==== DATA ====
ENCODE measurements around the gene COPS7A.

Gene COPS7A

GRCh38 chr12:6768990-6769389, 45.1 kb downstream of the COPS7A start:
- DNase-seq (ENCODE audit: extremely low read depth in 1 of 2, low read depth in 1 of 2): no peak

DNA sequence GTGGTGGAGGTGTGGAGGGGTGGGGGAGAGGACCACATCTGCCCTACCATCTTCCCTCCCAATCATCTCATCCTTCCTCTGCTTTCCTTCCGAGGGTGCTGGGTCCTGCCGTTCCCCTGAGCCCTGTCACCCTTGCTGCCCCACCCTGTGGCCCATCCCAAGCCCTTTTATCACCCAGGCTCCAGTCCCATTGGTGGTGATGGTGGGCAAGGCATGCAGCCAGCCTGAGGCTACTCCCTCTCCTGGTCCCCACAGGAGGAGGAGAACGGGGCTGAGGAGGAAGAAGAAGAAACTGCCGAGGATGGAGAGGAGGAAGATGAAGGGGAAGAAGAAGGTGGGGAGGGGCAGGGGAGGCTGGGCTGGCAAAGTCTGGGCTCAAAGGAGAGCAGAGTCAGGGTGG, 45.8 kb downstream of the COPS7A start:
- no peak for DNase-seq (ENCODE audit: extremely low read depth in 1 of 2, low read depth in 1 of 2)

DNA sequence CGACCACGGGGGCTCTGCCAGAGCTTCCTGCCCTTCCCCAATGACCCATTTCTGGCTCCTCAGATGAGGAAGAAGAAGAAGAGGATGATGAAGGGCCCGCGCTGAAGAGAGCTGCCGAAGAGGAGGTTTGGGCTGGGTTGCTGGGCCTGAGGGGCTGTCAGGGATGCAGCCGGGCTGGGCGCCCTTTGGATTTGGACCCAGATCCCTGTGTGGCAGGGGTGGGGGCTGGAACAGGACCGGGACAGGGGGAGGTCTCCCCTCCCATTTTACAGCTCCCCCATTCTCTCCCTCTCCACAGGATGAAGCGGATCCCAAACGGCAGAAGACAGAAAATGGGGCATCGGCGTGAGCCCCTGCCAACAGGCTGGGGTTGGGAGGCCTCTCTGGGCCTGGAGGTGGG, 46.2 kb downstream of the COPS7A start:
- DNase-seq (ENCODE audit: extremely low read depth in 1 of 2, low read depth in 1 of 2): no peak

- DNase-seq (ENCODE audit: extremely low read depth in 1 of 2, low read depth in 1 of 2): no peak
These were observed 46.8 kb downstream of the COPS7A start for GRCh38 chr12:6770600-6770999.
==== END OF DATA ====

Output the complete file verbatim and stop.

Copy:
ENCODE measurements around the gene COPS7A.

Gene COPS7A

GRCh38 chr12:6768990-6769389, 45.1 kb downstream of the COPS7A start:
- DNase-seq (ENCODE audit: extremely low read depth in 1 of 2, low read depth in 1 of 2): no peak

DNA sequence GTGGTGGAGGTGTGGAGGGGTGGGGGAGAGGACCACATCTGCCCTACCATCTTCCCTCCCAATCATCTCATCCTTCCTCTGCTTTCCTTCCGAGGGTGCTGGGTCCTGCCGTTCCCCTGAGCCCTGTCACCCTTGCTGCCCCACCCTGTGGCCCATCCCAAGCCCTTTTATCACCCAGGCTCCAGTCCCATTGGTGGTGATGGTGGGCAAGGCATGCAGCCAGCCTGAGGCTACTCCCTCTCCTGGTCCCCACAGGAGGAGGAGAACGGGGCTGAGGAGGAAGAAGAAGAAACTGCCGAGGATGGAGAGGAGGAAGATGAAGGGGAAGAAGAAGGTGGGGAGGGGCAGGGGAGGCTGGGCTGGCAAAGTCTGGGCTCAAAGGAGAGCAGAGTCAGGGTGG, 45.8 kb downstream of the COPS7A start:
- no peak for DNase-seq (ENCODE audit: extremely low read depth in 1 of 2, low read depth in 1 of 2)

DNA sequence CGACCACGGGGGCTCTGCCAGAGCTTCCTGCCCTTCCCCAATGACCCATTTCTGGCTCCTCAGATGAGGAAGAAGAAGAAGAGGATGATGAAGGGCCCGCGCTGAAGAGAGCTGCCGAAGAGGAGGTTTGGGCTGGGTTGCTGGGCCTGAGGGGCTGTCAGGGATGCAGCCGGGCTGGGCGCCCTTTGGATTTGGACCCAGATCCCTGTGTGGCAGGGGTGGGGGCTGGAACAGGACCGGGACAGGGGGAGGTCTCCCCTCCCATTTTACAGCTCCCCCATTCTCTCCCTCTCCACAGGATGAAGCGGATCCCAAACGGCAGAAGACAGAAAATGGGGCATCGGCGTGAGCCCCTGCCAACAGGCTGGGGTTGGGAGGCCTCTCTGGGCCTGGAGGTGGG, 46.2 kb downstream of the COPS7A start:
- DNase-seq (ENCODE audit: extremely low read depth in 1 of 2, low read depth in 1 of 2): no peak

- DNase-seq (ENCODE audit: extremely low read depth in 1 of 2, low read depth in 1 of 2): no peak
These were observed 46.8 kb downstream of the COPS7A start for GRCh38 chr12:6770600-6770999.